If nothing else, the interaction between the criminal courtroom and the mental health profession has produced some memorable nomenclature. "The abuse excuse,"(1) "battered woman syndrome,"(2) "child sexual abuse accommodation syndrome,"(3) "false memory syndrome,"(4) "television intoxication,"(5) "urban survival syndrome,"(6) "XYY chromosome abnormality"(7)--these are just a few of the colorful appellations used to describe claims that mental health professionals have bolstered with their testimony over the years.(8) From reading the popular press, one could easily come to the conclusion that such testimony is spurious "psychobabble" that will eventually swallow up our justice system.(9) Even a more tempered observer is likely to wonder whether this type of opinion evidence is worthy of consideration in courts of law. That is the primary question this Article seeks to address.(10)
This Article begins, in Part I, with a brief review of the past four decades(11) of psychiatric and psychological testimony in criminal trials (henceforth referred to simply as "psychiatric testimony"). Although this review cannot be called comprehensive,(12) it does make clear that, contrary to what the popular literature would have us believe, psychiatric innovation is neither at an all time high nor the prevalent form of opinion testimony by mental health professionals. At the same time, such "nontraditional" expert opinion from clinicians, on those rare occasions when it does occur, has changed over the past few decades in both content and objective.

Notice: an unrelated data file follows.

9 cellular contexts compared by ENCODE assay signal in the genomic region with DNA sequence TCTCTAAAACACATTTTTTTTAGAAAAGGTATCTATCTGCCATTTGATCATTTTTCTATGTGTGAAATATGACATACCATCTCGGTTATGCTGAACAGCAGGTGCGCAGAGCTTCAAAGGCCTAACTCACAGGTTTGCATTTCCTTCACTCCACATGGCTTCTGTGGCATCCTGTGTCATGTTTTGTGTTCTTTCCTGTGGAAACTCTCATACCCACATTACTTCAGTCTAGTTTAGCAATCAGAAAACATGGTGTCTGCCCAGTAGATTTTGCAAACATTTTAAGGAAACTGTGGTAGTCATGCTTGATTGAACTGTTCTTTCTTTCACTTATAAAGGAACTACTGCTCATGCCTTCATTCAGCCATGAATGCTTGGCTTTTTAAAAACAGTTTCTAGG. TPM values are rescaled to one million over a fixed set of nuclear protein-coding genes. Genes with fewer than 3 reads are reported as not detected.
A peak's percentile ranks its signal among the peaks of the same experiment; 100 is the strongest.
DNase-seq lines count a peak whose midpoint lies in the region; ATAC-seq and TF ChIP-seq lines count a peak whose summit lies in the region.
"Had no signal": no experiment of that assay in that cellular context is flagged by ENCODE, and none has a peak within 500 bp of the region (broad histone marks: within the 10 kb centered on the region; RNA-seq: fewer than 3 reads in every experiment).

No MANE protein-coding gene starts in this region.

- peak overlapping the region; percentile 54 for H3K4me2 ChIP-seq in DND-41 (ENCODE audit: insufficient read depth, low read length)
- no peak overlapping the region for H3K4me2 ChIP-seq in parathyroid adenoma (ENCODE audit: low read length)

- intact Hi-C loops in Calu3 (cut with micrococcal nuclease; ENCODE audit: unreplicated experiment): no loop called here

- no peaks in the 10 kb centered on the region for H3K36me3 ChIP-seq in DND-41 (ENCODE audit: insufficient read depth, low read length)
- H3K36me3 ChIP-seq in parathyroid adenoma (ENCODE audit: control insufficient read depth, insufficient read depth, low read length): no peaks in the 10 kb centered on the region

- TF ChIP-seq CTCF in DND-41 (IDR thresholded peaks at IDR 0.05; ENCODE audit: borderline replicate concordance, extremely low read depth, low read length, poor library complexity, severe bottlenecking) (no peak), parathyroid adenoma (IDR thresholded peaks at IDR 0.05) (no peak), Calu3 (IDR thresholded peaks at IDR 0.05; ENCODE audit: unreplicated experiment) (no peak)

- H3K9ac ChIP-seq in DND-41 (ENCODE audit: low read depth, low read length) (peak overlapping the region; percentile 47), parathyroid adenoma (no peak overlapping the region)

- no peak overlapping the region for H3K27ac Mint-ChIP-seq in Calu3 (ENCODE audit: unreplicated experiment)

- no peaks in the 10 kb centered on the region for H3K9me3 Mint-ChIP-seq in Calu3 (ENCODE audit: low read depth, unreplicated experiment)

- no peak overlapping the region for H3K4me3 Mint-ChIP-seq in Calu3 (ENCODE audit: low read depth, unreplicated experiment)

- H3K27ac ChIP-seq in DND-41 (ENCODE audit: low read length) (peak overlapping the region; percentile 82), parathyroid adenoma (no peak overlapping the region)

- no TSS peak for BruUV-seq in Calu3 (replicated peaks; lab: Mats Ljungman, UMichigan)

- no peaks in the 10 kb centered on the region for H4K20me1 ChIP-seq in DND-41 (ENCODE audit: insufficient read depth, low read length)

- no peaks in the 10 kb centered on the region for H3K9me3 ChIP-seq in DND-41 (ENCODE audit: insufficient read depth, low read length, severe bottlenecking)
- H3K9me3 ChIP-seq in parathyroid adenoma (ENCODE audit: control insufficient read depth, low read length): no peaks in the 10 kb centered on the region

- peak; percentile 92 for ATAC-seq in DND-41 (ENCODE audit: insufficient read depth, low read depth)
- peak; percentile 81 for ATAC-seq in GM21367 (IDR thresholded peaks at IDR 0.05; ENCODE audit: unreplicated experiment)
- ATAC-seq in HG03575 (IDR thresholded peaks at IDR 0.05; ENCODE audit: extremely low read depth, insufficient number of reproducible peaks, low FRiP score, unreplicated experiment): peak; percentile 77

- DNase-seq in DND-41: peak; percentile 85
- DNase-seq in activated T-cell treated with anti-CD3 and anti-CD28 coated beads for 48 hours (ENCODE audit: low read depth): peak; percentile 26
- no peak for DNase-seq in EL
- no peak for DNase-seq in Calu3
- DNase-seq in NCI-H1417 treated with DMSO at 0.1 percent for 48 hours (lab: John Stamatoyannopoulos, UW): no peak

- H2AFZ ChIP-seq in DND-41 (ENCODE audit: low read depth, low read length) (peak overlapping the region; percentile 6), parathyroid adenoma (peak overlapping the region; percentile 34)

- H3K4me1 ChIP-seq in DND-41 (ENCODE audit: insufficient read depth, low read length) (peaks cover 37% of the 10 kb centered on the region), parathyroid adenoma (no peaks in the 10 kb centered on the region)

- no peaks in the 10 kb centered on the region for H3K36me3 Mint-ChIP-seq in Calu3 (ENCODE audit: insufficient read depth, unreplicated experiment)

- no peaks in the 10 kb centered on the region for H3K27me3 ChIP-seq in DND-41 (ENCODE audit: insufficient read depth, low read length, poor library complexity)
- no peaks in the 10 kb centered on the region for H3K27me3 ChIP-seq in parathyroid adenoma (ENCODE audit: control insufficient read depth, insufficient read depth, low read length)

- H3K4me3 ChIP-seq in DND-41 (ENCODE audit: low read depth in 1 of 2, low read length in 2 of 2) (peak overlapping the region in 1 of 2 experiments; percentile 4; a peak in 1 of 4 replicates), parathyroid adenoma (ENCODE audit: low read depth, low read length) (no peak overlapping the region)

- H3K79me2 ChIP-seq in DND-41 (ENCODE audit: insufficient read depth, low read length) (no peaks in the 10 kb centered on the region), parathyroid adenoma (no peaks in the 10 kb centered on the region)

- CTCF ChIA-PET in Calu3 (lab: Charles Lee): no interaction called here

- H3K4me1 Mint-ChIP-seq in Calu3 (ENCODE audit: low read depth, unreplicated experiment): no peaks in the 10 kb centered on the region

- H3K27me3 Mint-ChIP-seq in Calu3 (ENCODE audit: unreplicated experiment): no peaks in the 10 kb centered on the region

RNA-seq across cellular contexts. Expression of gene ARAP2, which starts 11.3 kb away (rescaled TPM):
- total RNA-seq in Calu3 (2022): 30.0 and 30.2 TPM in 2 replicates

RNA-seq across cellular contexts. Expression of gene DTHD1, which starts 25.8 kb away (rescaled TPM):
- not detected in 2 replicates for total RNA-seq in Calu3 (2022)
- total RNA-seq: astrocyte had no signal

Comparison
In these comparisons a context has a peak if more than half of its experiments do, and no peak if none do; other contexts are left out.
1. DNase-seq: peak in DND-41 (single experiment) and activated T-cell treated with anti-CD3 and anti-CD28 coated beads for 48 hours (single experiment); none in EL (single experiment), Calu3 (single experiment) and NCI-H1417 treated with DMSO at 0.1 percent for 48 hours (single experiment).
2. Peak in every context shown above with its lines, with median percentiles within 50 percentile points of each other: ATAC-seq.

Part II canvasses historical developments in the law governing the admissibility of psychiatric testimony. With the Supreme Court's recent decision in Daubert v. Merrell Dow Pharmaceuticals,(13) this law has undergone a metamorphosis, at least on the surface. What is also clear, however, is that evidentiary changes have not, to date, affected the admissibility of most psychiatric testimony. Traditional psychiatric testimony continues to be admitted regardless of its reliability. Further, while novel psychiatric testimony is usually subjected to Daubert-type or other screening tests, the continuing ambiguity of these tests means that nontraditional evidence is still admitted, excluded, or limited in its scope for reasons that are not always immediately apparent. A better method of parsing out truly "junk" testimony is needed.
Part III offers ways of improving the evidentiary analysis. A good framework for such analysis already exists--under the Federal Rules of Evidence, the admissibility of any expert testimony hinges on its materiality, probative value, helpfulness, and understandability.(14) Most courts, however, perhaps not attuned to the subtly different versions of behavioral "science," could benefit from an elaboration of this framework as it applies to psychiatric testimony.
The most important contention in Part III concerns the assessment of probative value. The thesis here is that a distinction should be made between psychiatric evidence presented to prove past mental state and psychiatric evidence proffered to prove acts. Given the difficulty, in theory and in practice, of proving past mental state,(15) the reliability assessment that is part of gauging probative value should be less demanding for psychiatric evidence on this issue. At the same time, psychiatric testimony that focuses on whether an act occurred--an objective and scientifically verifiable fact--should have to meet a more stringent test. In short, assessment of probative value should take into account the extent to which accuracy is possible.
Part III also makes suggestions aimed at improving analysis of the other three components of the admissibility framework: materiality, helpfulness, and countervailing factors. First, courts should pay much closer attention to the substantive scope of the law governing mental state defenses, a move that …